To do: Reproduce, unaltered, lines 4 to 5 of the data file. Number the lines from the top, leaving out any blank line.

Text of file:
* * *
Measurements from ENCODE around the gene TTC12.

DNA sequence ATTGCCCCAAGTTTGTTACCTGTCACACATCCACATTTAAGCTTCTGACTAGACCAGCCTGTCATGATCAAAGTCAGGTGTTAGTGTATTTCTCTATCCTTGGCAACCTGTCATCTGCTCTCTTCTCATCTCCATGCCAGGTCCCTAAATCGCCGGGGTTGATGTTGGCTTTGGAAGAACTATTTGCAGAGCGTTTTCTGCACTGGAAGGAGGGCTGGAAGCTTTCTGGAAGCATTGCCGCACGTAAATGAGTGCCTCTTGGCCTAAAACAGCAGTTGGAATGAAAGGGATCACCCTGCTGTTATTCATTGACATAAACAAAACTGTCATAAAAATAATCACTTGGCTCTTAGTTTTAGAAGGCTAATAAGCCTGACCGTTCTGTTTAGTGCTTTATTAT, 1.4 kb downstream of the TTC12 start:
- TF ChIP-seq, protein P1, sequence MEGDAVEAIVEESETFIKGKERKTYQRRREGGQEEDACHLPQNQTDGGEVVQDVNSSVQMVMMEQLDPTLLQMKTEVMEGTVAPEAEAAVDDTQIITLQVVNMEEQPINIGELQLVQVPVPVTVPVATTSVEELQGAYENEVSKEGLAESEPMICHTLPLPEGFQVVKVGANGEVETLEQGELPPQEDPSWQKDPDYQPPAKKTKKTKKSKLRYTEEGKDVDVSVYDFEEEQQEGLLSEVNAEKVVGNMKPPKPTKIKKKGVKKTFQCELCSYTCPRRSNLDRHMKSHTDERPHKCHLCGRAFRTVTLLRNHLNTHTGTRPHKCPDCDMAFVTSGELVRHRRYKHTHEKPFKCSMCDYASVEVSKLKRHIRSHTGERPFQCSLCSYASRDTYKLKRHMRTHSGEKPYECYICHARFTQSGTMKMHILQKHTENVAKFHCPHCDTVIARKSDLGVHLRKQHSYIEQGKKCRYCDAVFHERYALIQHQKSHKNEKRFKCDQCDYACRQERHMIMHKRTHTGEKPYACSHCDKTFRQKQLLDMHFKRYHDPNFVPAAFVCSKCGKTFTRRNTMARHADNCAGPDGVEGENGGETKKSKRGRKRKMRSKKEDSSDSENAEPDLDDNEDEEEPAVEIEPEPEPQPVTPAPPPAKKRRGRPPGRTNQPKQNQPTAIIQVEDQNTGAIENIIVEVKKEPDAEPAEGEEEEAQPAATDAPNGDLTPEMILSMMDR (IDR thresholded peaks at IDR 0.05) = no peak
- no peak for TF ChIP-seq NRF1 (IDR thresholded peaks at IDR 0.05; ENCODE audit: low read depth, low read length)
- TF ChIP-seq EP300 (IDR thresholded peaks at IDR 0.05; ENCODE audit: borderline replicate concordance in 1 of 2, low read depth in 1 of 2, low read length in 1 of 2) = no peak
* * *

- no peak for TF ChIP-seq NRF1 (IDR thresholded peaks at IDR 0.05; ENCODE audit: low read depth, low read length)
- TF ChIP-seq EP300 (IDR thresholded peaks at IDR 0.05; ENCODE audit: borderline replicate concordance in 1 of 2, low read depth in 1 of 2, low read length in 1 of 2) = no peak